What’s the real distance between Sunak and Starmer on climate?

What’s the real distance between Sunak and Starmer on climate?

8 minutes agoBy Justin Rowlatt, Climate editorBBC

One of the starkest dividing lines between the two main parties at Westminster is over climate – or at least that’s what both sides would have you believe.

Remember when rain-soaked Rishi Sunak fired the starting gun on the election standing outside No 10? He boasted about how his government had “prioritised energy security and your family finances over environmental dogma and our approach to net zero”.

Sir Keir Starmer, by contrast, talked about “harnessing Great British Energy to cut your bills for good” with the “largest investment in clean energy in our history”.

The smaller parties lay claim to having serious green credentials – the Lib Dems say tackling climate change is at the heart of a new industrial strategy, and the SNP says it is “proud to have the most ambitious legal framework for emissions reduction in the world”. The Greens and Plaid Cymru say climate is at the centre of their proposals and have promised to hold Labour to account if it wins the election.

Net-zero agendas

Labour has built much of its vision for the future around its energy plans. It claims the initial £8bn of public cash over five years it has pledged to its Great British Energy company will kick-start a process of industrial renewal, reviving the economy in the loosely termed Red Wall constituencies to deliver jobs as well as secure supplies of energy and lower bills.

The Tories have been attempting to characterise this a return to state control. It is the job of entrepreneurs to take risks and pick winners, they say; when politicians try, it ends up costing ordinary people dear.

You can trust us to keep your energy bills low and protect the country from the whims of tyrants like Putin with new oil and gas from the North Sea, is the message from the Conservatives.

It sounds like there is an ocean of difference between the two main parties. But dig down into the detail of their policies and it’s a different story.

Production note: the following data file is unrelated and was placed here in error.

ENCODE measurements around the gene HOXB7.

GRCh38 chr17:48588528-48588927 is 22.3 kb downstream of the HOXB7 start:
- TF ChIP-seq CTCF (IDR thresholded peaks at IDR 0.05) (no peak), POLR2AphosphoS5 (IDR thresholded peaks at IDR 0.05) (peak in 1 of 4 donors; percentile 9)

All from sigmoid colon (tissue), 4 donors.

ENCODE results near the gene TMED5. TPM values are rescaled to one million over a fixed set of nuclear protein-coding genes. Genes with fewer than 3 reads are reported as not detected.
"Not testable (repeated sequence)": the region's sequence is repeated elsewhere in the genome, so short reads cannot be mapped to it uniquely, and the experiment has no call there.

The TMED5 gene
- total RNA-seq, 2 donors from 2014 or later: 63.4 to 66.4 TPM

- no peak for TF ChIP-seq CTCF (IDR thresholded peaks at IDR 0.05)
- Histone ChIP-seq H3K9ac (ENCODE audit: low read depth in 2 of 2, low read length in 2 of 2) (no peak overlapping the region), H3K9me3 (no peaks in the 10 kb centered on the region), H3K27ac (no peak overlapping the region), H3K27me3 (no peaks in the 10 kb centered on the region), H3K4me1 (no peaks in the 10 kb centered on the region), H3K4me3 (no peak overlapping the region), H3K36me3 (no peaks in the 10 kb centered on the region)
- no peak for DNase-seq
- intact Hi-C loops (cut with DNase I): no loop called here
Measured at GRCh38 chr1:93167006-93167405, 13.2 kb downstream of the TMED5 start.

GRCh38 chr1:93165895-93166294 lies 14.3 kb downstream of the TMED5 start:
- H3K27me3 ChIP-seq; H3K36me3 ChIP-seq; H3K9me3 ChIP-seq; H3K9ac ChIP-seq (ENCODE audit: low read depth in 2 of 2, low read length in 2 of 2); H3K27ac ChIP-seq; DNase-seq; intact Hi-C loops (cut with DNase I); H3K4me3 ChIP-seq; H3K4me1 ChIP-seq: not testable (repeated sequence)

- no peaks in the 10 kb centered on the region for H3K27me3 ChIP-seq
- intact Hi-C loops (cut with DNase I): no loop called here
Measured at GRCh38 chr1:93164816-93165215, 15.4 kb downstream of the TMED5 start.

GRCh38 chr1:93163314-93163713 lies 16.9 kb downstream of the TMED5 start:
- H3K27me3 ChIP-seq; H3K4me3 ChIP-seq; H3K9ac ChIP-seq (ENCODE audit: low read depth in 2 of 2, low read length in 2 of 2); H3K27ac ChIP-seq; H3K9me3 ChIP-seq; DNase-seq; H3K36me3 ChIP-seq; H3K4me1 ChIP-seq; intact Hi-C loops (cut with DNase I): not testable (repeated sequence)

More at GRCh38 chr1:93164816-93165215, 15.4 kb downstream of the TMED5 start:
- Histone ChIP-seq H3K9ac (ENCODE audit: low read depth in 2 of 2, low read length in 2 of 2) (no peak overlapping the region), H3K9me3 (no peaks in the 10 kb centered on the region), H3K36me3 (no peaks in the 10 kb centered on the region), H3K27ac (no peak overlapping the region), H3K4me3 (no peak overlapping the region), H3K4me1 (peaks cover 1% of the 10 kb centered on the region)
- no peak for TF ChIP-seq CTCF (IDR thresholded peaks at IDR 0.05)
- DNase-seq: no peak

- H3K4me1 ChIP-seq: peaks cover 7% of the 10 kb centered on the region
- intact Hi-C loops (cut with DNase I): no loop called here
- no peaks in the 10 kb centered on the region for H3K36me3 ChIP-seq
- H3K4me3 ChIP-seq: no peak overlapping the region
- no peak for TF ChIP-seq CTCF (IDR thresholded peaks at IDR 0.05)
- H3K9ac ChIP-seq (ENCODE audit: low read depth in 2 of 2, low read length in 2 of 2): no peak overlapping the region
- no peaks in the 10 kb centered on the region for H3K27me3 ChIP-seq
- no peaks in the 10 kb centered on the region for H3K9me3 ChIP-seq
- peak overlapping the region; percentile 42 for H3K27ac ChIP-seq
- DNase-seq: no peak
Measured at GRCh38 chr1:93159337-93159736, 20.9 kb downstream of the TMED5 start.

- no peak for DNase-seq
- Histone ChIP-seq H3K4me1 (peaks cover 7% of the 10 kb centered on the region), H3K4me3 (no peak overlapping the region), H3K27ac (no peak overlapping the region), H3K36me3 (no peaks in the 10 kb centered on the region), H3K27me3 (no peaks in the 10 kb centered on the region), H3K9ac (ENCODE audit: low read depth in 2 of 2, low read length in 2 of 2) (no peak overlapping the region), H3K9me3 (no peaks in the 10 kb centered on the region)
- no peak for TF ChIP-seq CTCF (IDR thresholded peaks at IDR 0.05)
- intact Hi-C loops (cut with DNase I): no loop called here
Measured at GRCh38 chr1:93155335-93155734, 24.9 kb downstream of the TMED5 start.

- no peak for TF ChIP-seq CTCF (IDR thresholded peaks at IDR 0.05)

The core agenda on climate – getting the UK to net zero emissions by 2050 – has always been very much a cross-party project.

Labour introduced the Climate Change Bill in 2008 to make it a legal obligation for future governments to cut greenhouse gas emissions by 80% by 2050. Both parties wholeheartedly supported the proposal – just five MPs voted against it.

It was Theresa May’s government in 2019 that upped the target to 100% of emissions – net zero – supported again by a whopping cross-party majority. That is something that Energy Secretary Claire Coutinho must have forgotten when she warned against Labour’s “reckless net zero targets” in recent days. She was not yet an MP at the time of that 2019 vote.

Ms Coutinho has also been very critical of what she has called Labour’s “mad plans” to decarbonise the grid by 2030. Rishi Sunak has described the policy as “completely ridiculous”. Yet the Conservatives aim to ensure 95% of UK electricity will be low-carbon by 2030, with full decarbonisation following five years later. Squeezing out those last few percentage points of fossil fuel power will undoubtedly be the hardest, but these aren’t hugely different agendas.

And how about our vehicles? In September Rishi Sunak announced with great fanfare that his government was going to push the ban on the sale of new petrol and diesel cars back from 2030 to 2035. He made much less noise about the fact his government would be retaining the obligation on manufacturers to ensure 80% of car sales are electric by then. In that context, Labour’s plan to revert back to a 2030 ban doesn’t look that drastic.

On oil and gas, the Tories approved drilling on the controversial oil field, Rosebank, back in September. It is reckoned to be last large untapped field in the North Sea. The party claims that its plans to license other new oil and gas projects will help guarantee energy security – though Ms Coutinho conceded on BBC Breakfast back in November that it won’t necessarily lower bills.